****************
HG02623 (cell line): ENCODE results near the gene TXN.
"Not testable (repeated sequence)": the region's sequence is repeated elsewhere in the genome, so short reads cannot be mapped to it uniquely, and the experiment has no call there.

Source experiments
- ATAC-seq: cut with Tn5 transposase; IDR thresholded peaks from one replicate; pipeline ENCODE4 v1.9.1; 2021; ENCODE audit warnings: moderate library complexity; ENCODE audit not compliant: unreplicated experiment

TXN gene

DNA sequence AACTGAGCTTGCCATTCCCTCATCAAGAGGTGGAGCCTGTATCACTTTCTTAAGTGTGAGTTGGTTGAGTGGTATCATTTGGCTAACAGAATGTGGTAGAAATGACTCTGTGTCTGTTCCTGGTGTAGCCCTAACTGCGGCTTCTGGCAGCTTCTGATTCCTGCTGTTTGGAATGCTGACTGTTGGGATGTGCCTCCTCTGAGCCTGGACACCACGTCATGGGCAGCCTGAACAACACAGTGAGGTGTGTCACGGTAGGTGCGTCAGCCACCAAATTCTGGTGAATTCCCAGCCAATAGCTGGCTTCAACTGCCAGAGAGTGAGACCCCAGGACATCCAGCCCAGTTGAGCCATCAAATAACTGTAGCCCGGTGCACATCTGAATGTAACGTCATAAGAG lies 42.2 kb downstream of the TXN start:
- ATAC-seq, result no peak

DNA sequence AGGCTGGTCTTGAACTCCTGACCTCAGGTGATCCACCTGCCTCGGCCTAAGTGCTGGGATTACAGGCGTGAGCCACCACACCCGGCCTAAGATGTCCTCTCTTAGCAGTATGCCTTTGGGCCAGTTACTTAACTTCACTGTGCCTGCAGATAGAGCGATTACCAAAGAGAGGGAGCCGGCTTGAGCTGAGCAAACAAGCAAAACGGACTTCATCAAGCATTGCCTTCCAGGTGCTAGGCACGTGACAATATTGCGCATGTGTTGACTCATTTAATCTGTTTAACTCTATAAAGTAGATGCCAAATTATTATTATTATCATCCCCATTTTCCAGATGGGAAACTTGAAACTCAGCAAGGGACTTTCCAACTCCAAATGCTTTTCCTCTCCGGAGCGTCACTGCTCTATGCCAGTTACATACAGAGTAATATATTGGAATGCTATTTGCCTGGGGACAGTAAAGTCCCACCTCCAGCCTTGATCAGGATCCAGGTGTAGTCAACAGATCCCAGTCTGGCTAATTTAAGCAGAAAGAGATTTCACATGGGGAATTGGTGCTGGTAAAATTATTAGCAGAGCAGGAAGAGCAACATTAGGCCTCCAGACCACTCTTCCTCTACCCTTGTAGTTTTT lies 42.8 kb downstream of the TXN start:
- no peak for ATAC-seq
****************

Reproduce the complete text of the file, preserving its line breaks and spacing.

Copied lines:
HG02623 (cell line): ENCODE results near the gene TXN.
"Not testable (repeated sequence)": the region's sequence is repeated elsewhere in the genome, so short reads cannot be mapped to it uniquely, and the experiment has no call there.

Source experiments
- ATAC-seq: cut with Tn5 transposase; IDR thresholded peaks from one replicate; pipeline ENCODE4 v1.9.1; 2021; ENCODE audit warnings: moderate library complexity; ENCODE audit not compliant: unreplicated experiment

TXN gene

DNA sequence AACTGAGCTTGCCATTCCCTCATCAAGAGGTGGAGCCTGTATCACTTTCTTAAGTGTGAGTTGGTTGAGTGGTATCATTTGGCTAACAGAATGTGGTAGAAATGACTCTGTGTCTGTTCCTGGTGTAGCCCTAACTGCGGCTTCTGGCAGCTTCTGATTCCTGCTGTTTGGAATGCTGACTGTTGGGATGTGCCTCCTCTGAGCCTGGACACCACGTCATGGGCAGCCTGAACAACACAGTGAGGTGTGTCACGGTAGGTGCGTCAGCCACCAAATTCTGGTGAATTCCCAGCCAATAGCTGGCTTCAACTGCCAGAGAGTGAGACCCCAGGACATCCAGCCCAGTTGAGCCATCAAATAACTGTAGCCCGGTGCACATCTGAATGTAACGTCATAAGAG lies 42.2 kb downstream of the TXN start:
- ATAC-seq, result no peak

DNA sequence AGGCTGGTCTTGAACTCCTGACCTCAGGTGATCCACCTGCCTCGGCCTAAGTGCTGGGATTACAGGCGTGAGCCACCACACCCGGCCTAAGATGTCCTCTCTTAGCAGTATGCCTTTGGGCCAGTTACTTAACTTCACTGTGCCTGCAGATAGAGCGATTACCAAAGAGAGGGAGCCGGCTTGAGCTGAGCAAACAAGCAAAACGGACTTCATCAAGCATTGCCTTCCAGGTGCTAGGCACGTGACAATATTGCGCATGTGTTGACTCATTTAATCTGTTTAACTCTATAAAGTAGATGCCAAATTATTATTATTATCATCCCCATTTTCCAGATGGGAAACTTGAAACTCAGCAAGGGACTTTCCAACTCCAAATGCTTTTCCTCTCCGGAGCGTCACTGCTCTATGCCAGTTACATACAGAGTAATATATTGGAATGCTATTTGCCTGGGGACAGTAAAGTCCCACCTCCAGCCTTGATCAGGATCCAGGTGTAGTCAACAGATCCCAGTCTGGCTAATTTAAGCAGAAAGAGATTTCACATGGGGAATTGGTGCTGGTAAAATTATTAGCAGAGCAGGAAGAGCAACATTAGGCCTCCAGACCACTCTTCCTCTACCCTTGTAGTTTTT lies 42.8 kb downstream of the TXN start:
- no peak for ATAC-seq